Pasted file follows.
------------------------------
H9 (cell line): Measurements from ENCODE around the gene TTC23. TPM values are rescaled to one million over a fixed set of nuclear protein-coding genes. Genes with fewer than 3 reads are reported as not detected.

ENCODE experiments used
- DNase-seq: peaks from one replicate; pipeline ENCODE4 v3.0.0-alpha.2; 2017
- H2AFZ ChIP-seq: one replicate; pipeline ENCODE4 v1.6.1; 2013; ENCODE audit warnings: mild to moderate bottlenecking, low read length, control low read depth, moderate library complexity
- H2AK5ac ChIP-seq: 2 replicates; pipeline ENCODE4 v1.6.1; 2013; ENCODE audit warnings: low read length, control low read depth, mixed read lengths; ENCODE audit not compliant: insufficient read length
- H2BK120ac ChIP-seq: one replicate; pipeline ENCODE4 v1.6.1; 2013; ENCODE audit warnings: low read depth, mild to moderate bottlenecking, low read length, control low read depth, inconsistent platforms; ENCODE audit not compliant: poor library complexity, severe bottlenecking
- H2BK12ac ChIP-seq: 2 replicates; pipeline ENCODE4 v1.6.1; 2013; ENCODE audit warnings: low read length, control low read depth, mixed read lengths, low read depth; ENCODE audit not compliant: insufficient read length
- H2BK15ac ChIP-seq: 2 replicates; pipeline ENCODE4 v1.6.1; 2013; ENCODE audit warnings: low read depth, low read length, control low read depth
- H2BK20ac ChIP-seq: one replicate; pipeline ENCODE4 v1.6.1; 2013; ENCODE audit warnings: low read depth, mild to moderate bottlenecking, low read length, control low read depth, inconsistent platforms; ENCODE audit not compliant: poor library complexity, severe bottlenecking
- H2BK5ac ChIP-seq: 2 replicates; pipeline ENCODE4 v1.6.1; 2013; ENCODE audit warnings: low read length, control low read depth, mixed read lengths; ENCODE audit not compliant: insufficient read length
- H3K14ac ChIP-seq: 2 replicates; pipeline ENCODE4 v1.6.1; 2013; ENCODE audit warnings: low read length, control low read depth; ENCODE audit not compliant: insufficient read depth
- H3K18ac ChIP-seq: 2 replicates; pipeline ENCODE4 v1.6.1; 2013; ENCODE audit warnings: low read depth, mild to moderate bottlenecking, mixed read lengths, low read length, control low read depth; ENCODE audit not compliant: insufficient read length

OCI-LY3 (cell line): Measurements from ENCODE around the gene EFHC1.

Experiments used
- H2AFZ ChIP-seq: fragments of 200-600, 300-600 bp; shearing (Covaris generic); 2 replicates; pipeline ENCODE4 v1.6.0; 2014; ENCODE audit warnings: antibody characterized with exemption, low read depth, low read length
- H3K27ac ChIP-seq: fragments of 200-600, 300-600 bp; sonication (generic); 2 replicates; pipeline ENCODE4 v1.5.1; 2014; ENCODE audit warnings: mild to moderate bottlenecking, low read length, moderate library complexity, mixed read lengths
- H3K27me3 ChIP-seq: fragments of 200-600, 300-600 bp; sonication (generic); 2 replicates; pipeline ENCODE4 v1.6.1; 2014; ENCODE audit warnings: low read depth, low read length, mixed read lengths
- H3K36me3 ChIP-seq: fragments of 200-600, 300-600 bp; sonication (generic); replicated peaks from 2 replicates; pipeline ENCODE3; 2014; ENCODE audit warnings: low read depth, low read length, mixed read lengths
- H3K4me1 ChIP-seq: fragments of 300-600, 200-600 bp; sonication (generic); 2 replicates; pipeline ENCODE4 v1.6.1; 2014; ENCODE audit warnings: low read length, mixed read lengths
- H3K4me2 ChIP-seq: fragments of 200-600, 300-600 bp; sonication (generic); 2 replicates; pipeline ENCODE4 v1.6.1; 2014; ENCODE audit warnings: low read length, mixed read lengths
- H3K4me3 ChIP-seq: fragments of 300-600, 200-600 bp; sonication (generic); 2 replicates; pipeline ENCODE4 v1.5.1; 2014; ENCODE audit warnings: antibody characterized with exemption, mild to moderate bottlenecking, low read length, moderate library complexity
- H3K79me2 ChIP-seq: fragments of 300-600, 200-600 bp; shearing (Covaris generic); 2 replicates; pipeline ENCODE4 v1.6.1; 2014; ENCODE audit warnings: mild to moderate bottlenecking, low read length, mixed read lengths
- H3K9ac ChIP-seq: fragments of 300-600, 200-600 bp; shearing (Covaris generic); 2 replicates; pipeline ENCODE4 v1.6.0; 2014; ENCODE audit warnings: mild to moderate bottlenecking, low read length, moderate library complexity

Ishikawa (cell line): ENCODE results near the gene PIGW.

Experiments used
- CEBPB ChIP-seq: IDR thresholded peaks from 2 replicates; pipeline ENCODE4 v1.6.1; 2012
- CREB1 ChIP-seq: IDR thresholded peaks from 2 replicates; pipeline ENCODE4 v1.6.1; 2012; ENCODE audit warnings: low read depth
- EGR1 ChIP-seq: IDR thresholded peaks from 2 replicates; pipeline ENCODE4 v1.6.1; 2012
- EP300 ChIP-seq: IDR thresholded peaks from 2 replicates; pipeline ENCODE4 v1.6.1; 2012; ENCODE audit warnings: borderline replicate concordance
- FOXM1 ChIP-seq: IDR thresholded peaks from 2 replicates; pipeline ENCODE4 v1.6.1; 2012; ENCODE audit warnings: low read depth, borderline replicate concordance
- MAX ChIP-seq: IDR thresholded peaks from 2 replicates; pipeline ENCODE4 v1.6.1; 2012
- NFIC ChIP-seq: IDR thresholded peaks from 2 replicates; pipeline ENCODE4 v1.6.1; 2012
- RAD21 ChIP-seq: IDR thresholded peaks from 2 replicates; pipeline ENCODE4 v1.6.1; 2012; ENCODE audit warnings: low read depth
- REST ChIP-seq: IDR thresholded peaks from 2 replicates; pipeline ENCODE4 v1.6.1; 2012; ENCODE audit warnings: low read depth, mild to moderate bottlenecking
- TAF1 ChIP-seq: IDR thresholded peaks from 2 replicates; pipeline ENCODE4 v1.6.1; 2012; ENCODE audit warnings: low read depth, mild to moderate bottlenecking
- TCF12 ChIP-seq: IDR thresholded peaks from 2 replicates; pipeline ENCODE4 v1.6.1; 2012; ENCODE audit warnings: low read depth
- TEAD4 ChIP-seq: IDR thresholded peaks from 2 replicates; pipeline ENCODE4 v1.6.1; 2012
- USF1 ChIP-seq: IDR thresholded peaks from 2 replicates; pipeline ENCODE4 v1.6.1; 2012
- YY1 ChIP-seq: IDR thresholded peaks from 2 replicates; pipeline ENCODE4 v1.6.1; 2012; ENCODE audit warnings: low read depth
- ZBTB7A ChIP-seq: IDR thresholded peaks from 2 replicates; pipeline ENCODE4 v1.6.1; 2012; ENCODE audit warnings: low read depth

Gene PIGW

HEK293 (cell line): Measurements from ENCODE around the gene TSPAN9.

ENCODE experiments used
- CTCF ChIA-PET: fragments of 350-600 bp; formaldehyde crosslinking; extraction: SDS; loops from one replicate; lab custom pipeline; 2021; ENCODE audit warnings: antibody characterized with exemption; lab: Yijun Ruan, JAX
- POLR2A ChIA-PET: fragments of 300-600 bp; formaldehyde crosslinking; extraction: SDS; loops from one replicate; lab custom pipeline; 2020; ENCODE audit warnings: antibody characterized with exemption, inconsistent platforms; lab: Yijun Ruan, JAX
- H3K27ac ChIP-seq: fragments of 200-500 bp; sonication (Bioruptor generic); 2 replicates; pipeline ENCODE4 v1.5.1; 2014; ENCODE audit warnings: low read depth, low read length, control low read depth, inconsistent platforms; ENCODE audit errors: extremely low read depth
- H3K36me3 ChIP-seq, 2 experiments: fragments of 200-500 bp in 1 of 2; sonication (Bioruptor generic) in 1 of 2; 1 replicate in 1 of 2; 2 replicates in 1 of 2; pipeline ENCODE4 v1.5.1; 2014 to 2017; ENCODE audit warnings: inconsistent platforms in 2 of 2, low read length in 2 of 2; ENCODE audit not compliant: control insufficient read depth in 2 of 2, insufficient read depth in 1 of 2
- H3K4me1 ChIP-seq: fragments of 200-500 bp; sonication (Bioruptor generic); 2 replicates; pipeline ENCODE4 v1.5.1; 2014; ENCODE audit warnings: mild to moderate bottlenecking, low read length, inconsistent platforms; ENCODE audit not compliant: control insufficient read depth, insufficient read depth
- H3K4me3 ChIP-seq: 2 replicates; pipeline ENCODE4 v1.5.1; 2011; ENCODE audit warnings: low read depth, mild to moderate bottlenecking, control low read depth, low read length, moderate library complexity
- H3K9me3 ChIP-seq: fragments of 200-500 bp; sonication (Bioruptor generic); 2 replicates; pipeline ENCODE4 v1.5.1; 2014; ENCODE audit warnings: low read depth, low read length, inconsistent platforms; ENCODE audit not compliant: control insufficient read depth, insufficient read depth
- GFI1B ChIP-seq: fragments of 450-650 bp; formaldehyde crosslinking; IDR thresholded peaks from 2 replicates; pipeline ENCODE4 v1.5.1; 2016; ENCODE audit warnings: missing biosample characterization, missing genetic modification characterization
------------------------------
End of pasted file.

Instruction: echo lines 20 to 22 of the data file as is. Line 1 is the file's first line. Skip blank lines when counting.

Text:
- H3K4me2 ChIP-seq: fragments of 200-600, 300-600 bp; sonication (generic); 2 replicates; pipeline ENCODE4 v1.6.1; 2014; ENCODE audit warnings: low read length, mixed read lengths
- H3K4me3 ChIP-seq: fragments of 300-600, 200-600 bp; sonication (generic); 2 replicates; pipeline ENCODE4 v1.5.1; 2014; ENCODE audit warnings: antibody characterized with exemption, mild to moderate bottlenecking, low read length, moderate library complexity
- H3K79me2 ChIP-seq: fragments of 300-600, 200-600 bp; shearing (Covaris generic); 2 replicates; pipeline ENCODE4 v1.6.1; 2014; ENCODE audit warnings: mild to moderate bottlenecking, low read length, mixed read lengths